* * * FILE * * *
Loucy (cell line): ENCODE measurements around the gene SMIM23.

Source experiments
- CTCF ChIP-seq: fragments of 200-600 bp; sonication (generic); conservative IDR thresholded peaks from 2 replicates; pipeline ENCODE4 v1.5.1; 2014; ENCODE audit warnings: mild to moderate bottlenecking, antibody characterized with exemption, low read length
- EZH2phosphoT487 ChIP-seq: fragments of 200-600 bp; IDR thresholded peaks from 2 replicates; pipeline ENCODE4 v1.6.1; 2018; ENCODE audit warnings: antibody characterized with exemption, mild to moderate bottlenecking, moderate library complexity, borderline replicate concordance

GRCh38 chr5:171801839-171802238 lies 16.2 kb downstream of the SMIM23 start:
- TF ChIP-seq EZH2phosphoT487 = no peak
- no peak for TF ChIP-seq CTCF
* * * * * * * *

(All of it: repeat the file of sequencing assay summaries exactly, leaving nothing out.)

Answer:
Loucy (cell line): ENCODE measurements around the gene SMIM23.

Source experiments
- CTCF ChIP-seq: fragments of 200-600 bp; sonication (generic); conservative IDR thresholded peaks from 2 replicates; pipeline ENCODE4 v1.5.1; 2014; ENCODE audit warnings: mild to moderate bottlenecking, antibody characterized with exemption, low read length
- EZH2phosphoT487 ChIP-seq: fragments of 200-600 bp; IDR thresholded peaks from 2 replicates; pipeline ENCODE4 v1.6.1; 2018; ENCODE audit warnings: antibody characterized with exemption, mild to moderate bottlenecking, moderate library complexity, borderline replicate concordance

GRCh38 chr5:171801839-171802238 lies 16.2 kb downstream of the SMIM23 start:
- TF ChIP-seq EZH2phosphoT487 = no peak
- no peak for TF ChIP-seq CTCF